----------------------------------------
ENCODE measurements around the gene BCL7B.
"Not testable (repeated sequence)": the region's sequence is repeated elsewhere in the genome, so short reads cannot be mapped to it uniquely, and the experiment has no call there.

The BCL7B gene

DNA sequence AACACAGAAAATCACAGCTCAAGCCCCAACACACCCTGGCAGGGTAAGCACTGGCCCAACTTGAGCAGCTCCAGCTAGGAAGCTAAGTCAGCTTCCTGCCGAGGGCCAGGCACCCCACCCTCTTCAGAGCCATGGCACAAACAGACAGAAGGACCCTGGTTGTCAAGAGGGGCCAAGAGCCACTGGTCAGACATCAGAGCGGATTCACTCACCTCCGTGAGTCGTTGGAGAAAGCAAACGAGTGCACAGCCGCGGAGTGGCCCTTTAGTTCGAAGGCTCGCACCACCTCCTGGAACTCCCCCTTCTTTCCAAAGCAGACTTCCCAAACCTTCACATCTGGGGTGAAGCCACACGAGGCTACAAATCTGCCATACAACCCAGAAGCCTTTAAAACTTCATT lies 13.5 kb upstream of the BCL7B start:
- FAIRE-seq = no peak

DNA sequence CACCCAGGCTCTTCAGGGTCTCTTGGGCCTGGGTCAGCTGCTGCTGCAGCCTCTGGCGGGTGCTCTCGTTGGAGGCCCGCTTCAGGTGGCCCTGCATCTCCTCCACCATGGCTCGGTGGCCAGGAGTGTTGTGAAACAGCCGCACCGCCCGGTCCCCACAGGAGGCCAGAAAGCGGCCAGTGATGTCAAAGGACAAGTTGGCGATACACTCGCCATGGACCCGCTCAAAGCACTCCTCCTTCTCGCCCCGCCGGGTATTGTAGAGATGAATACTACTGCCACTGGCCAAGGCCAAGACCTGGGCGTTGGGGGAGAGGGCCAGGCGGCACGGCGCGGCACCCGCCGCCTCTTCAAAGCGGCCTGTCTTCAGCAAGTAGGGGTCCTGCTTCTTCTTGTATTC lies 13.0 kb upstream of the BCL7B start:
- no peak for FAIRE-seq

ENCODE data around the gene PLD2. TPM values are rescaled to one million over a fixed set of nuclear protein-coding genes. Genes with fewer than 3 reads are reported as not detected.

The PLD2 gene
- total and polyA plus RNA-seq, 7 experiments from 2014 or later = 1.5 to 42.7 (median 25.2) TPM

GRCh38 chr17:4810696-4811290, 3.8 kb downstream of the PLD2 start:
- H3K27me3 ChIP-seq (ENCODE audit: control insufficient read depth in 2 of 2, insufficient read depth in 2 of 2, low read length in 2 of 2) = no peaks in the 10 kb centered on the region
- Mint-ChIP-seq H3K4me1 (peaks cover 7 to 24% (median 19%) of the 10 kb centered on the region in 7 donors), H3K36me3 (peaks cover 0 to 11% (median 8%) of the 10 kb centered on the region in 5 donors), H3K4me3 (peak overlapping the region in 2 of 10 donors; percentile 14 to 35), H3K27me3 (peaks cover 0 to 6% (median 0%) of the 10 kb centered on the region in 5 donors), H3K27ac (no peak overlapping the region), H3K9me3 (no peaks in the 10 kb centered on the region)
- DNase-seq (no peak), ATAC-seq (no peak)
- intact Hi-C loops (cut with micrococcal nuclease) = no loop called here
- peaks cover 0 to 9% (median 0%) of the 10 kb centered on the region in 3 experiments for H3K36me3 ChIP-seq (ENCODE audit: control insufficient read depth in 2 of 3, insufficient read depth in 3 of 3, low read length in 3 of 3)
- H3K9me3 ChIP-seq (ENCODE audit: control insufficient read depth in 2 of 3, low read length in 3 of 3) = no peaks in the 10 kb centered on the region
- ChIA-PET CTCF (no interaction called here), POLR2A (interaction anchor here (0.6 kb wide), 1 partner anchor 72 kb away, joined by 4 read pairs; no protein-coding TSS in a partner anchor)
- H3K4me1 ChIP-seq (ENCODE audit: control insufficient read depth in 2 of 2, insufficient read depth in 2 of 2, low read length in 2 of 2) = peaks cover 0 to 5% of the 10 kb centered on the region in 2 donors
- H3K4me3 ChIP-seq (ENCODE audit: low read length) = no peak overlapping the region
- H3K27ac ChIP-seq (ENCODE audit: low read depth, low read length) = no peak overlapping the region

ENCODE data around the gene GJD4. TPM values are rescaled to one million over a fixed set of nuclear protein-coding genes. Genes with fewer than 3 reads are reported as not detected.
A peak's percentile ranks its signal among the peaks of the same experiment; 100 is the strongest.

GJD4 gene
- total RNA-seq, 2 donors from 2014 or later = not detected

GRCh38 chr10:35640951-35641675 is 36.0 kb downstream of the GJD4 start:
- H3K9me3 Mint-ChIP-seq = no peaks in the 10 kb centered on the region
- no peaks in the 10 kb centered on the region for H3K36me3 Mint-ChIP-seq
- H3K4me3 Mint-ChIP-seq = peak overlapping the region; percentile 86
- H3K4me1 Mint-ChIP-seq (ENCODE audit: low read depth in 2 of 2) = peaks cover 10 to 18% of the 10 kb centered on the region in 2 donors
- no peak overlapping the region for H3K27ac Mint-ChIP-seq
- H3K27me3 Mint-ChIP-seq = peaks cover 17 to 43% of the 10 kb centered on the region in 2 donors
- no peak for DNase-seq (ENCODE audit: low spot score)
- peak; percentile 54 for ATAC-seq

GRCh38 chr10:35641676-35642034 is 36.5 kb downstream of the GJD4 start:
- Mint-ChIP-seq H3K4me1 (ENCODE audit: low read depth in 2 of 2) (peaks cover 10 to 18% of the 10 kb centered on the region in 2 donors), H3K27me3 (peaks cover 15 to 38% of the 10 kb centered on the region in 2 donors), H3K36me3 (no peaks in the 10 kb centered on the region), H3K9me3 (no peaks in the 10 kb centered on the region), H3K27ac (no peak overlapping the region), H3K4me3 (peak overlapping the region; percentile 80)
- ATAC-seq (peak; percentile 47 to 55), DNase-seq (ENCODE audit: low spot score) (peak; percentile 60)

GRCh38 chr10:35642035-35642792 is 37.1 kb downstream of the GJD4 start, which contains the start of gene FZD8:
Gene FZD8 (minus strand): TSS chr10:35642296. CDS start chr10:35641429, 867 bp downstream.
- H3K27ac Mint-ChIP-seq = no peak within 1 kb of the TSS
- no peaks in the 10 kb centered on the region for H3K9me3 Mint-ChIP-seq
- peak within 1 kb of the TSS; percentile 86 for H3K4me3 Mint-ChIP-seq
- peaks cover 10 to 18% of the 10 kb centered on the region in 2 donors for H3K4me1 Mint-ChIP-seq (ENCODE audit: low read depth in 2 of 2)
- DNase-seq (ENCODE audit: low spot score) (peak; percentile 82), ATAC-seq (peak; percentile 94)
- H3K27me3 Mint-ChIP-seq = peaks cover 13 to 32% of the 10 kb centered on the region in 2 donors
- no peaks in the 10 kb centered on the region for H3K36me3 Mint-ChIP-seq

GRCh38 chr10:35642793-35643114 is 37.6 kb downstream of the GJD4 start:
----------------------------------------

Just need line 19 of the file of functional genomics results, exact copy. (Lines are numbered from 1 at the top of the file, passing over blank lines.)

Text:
- H3K4me1 ChIP-seq (ENCODE audit: control insufficient read depth in 2 of 2, insufficient read depth in 2 of 2, low read length in 2 of 2) = peaks cover 0 to 5% of the 10 kb centered on the region in 2 donors